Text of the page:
And we certainly don’t have to answer the questions of PMC interrogators.

I told her I was going to park on the side of the road in the dirt.

She told me I was not allowed to do that; that there was no parking beyond First Crossing without payment of a day-use fee to PMC.

I told her that was not true and that she was incorrect. I told her that this—Santa Ynez River Road—is a public road and that I did not have to pay anything to anybody to drive it.

This would be like plopping down a checkpoint at Cachuma Saddle on Figueroa Mountain on the way to Davy Brown Campground and NIRA campground, and barring access to the entire length of the road leading there except to those people whom pay a camping fee even if they were not camping.

“It’s a $20 fee for camping,” the checkpoint worker would demand.

“But I’m not camping,” I’d reply. “I’m just driving the road and parking in the dirt.”

“It’s a $20 fee,” they’d continue to insist.

That’s some BS right there.

If I am not using the developed, improved facilities and day-use recreation sites then I am not paying the fee and nor am I legally obligated to do so.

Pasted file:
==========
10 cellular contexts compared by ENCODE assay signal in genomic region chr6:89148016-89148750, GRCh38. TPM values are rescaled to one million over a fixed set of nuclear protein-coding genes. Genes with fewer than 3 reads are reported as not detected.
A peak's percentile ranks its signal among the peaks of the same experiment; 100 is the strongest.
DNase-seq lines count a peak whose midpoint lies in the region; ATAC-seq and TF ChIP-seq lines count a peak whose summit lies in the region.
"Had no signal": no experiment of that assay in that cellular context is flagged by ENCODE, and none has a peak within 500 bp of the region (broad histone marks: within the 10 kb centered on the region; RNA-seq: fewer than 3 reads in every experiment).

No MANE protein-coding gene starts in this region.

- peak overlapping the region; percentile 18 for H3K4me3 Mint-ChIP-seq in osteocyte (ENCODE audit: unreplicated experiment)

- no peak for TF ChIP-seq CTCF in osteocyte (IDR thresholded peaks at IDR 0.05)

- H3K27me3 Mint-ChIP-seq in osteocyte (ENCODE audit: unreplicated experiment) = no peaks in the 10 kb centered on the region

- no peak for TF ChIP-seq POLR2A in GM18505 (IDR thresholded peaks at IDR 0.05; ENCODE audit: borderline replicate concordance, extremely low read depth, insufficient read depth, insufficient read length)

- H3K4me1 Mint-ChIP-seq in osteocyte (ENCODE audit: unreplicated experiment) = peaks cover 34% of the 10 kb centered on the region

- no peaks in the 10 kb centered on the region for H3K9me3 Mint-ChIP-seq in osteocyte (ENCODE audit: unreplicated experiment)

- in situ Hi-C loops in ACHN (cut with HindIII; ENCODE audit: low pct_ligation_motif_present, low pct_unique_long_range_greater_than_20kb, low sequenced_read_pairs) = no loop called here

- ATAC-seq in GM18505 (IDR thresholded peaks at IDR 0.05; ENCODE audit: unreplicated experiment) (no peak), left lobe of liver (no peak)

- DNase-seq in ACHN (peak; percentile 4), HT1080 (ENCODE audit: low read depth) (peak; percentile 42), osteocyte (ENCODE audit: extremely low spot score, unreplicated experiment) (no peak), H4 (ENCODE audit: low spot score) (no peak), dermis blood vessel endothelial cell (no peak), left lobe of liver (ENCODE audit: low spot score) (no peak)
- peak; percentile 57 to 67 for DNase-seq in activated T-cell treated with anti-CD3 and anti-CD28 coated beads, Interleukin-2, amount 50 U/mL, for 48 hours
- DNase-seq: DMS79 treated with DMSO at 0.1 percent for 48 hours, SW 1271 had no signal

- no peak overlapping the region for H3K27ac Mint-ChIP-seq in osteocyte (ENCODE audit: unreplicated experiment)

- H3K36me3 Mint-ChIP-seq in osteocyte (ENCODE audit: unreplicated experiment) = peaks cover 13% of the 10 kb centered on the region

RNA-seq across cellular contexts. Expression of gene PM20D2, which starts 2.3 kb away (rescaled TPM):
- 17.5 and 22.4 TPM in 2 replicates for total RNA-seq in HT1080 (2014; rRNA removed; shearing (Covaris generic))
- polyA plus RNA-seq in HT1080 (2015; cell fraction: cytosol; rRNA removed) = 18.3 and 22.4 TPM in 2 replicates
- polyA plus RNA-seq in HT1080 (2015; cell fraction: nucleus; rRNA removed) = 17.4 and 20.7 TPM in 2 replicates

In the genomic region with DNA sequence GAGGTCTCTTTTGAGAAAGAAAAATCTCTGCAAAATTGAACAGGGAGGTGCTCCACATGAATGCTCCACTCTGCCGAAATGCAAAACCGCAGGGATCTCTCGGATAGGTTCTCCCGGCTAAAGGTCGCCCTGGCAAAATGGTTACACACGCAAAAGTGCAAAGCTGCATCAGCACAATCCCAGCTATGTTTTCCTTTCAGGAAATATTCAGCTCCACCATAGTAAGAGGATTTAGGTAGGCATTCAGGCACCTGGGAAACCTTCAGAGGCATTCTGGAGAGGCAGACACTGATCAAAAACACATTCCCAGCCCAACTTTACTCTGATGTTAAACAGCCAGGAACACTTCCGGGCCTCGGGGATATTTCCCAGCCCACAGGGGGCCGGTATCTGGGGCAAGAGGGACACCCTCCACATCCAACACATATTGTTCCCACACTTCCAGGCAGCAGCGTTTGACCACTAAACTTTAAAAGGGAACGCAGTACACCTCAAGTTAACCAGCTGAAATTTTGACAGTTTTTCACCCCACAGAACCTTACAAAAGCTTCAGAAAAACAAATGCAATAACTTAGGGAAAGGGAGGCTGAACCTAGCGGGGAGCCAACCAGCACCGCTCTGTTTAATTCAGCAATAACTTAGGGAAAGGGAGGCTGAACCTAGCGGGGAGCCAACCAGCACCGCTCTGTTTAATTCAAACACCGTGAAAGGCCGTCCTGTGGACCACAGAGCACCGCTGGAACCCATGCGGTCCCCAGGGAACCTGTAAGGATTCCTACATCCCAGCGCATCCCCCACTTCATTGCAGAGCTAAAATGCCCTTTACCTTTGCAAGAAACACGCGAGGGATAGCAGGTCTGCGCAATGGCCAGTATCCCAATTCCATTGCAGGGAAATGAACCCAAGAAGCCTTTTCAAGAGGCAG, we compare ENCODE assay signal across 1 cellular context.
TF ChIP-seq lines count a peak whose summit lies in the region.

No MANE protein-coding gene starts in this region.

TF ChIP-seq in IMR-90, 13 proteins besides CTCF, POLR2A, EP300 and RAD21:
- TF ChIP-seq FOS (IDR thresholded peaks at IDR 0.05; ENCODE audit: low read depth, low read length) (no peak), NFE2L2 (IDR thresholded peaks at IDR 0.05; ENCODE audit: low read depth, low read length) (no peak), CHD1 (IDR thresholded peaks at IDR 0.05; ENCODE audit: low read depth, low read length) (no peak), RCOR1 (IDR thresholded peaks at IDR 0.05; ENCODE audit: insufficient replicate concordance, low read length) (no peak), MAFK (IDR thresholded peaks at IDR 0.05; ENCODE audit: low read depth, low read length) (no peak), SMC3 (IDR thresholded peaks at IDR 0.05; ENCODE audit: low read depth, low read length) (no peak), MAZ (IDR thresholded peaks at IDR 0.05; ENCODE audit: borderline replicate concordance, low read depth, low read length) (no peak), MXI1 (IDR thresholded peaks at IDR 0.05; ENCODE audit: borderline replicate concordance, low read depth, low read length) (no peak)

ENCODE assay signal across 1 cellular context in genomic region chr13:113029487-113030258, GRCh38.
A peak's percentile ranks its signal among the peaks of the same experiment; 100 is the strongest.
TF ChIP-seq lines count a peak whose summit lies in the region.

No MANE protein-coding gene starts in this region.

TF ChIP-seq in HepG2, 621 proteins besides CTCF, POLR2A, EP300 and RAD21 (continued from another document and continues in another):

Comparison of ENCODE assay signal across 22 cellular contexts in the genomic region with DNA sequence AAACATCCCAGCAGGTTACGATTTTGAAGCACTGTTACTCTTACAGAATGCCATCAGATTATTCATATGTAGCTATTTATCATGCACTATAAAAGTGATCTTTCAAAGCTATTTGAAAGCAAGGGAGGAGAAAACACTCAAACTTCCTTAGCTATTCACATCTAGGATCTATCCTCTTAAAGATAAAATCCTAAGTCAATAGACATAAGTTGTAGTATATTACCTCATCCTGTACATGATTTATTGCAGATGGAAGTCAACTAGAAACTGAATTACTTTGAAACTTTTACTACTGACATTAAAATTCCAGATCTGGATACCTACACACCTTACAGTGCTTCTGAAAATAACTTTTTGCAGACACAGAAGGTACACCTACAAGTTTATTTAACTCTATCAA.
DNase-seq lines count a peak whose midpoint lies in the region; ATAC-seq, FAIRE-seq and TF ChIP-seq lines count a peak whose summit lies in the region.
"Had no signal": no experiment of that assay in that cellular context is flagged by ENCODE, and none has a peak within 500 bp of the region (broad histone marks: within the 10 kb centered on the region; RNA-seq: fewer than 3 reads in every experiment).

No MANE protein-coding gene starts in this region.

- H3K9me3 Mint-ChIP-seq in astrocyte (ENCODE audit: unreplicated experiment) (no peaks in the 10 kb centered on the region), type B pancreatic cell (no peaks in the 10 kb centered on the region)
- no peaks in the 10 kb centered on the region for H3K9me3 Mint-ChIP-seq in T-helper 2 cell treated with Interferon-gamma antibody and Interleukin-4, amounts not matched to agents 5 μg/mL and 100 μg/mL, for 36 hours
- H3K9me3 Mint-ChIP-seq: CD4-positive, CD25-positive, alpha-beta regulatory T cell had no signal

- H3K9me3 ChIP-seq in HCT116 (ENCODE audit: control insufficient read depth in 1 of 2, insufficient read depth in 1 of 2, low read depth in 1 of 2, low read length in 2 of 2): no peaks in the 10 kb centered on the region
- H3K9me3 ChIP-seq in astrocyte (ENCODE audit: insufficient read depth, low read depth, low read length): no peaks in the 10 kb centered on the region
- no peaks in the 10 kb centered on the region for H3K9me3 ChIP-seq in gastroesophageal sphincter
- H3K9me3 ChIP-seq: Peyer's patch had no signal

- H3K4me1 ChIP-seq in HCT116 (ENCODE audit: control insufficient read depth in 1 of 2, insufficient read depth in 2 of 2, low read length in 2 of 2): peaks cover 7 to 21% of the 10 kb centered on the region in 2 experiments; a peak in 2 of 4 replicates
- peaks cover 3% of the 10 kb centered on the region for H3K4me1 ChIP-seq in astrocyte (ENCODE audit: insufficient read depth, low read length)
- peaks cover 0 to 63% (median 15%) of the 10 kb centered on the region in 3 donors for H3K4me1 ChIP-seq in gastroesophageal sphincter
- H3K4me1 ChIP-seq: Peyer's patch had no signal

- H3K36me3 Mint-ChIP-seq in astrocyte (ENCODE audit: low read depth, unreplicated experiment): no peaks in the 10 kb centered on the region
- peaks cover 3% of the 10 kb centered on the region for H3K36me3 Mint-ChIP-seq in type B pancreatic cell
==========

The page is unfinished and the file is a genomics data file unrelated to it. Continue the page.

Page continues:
The checkpoint at First Crossing operated by Park’s Management Company. PMC has a profit incentive to keep the public uninformed and under the mistaken impression that people have to pay a fee and the company actively works to keep people uninformed, as explained in this post and in a previous post.

At this point in the argument a younger dude with a ring through his lip and a small scraggly mustache stepped up and began a terribly uninformed attempt to wax eloquent about my rights and the law and bowl me over with his understanding of the matter. He cited a law from 1985.

Excuse me. Pardon me. But this man was an ignoramus. The other option, an out-and-out liar. I would not ordinarily mention it but for what he did in trying to get my money.

“I’ve been coming up here since before ’85,” I said, “and I’m well aware of how it works around here and I have never paid to drive the road. So what’s your point?”

Of course, he had no point other than thinking he could intimidate me with some vague reference to a law from 34 years ago.